‘We want young people’s ideas, their energies, and talents’

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Arthur Ward/The Carillon

Arthur Ward/The CarillonOlivia Chow promotes youth political involvement during U of R visit

Lauren Golosky
News Writer

Olivia Chow loves Canadian youth – and Canadian youth, it appears, love Olivia Chow.

This was evident on Friday, Nov. 4, when the MP from Trinity-Spadina made an appearance at the University of Regina. Executive members from the University of Regina Students’ Union presented Chow with a t-shirt from their “Our Future is Now” campaign, and a student in the back yelled, “We love you, Olivia!”

What Chow presented wasn’t a lecture, but rather a question and answer forum, an engaging conversation between her and her attendees. In fact, she seemed eager to answer as many questions as possible in her allotted hour, opening up the floor to questions shortly after she started speaking. Armed with her sense of humour, Chow spoke a language that the young audience seemed to understand. She addressed issues that were also on the table during the provincial election, such as student debt, affordable housing and rent, and renewable energy.

However, one of Chow’s strongest messages appeared to be youth involvement in Canadian politics. Not only impressed by the turnout on a Friday afternoon, when some students only stay on campus to consume a few beers at the Owl, Chow is impressed overall by the involvement of the young demographic in Canadian politics. She believes there is a new sense of engagement among youth, and that they are getting involved.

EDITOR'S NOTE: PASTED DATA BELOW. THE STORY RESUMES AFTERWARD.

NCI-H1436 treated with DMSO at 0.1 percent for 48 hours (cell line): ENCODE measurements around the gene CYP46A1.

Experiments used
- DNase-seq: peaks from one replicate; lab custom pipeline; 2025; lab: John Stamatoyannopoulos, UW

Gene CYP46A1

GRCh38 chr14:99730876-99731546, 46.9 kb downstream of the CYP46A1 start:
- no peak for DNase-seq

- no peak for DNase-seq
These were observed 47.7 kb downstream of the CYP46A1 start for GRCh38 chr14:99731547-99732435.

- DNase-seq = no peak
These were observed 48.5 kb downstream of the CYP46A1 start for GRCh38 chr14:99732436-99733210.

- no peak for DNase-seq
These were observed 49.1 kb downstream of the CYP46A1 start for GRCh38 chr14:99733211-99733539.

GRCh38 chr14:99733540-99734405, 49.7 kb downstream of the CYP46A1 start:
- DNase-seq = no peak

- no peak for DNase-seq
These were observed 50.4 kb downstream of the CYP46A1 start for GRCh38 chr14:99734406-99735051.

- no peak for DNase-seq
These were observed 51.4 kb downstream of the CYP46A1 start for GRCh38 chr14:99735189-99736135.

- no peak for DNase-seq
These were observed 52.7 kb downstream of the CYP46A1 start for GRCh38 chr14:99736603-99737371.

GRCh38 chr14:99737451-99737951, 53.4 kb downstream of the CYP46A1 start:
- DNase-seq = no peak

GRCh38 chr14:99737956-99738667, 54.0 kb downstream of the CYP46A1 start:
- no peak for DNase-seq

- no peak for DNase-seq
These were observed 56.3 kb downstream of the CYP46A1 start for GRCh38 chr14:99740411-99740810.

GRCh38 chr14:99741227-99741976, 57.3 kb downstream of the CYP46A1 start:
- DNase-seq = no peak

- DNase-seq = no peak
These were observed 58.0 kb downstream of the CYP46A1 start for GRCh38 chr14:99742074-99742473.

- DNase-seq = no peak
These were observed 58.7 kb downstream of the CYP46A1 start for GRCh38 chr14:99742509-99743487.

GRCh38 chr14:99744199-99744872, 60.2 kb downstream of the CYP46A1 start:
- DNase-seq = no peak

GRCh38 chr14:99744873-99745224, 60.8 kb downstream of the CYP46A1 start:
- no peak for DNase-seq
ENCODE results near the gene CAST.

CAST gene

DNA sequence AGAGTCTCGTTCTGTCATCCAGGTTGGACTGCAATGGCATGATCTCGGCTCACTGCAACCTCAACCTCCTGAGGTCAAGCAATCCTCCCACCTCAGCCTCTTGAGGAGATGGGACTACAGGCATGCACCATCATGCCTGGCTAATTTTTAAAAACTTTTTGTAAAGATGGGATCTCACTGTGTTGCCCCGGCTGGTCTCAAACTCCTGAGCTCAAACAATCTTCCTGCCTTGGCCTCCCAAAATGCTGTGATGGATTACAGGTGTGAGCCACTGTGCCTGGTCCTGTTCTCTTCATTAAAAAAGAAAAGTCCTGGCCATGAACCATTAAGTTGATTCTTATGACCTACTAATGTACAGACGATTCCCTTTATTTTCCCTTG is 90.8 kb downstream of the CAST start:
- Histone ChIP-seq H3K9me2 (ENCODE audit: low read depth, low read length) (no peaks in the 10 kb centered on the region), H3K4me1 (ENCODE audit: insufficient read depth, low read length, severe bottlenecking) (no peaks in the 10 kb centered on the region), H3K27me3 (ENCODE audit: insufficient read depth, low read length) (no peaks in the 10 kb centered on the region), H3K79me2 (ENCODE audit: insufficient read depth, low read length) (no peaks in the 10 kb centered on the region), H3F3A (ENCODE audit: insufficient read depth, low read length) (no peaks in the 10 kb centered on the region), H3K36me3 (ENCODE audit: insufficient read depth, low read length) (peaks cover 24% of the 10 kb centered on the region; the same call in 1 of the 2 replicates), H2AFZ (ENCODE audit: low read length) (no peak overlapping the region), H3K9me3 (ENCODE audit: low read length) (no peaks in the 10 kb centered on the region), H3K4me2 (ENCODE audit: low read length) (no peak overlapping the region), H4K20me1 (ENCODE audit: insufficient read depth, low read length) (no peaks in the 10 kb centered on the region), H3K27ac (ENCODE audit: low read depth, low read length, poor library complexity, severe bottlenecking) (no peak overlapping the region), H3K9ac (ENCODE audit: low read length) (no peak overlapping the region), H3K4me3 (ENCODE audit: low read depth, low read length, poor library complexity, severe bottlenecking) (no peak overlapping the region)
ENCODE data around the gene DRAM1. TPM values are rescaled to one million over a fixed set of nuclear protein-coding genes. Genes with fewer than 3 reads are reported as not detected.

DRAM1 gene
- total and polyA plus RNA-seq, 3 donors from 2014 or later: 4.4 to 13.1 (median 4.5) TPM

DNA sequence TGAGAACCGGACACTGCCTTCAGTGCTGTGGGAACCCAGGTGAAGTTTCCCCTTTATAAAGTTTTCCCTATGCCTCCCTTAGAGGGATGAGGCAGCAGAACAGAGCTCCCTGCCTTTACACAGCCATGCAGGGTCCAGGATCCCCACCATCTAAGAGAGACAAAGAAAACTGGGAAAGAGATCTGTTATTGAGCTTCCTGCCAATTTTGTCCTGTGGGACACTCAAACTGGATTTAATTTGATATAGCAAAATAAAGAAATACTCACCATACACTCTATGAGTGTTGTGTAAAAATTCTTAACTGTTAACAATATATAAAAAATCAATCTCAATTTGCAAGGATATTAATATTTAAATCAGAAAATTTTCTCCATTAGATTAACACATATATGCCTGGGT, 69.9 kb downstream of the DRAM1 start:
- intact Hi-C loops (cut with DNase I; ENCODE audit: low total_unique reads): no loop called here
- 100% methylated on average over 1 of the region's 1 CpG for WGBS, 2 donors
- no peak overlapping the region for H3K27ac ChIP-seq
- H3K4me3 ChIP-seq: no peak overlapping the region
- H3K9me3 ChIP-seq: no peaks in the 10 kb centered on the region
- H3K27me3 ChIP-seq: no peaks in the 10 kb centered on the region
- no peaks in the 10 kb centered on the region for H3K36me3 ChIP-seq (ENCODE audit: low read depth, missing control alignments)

“Judging from the questions that were asked, they were very engaged,” Chow said. “They are participating in the political process. In my years of participating in politics, it is from young people that we get the most innovative ideas."

But Chow explained that there is more to political participation than just voting. Post-election, the public needs to continue to participate, to keep the government accountable. She also commented on the variety of ways to get involved, including ways that are extend beyond the political system, such as the Occupy movement taking place across North America, including Regina.

She also suggested that students join political parties, and of course she meant the New Democrats. She would love to see more young people joining the NDP, especially now as the party is lacking a leader after party leader – and Chow’s husband – Jack Layton passed away this August. She joked with the young audience, urging them to get involved and perhaps even run for party leadership. Currently, there are eight candidates running, with the party leadership election scheduled for March 24, 2012.

“It’s a unique opportunity that doesn’t come often,” she said. “We want young people’s ideas, their energies, and talents.”

Chow also passed on a message to the University of Regina students.

“You can make a difference,” she said. “Vote.”

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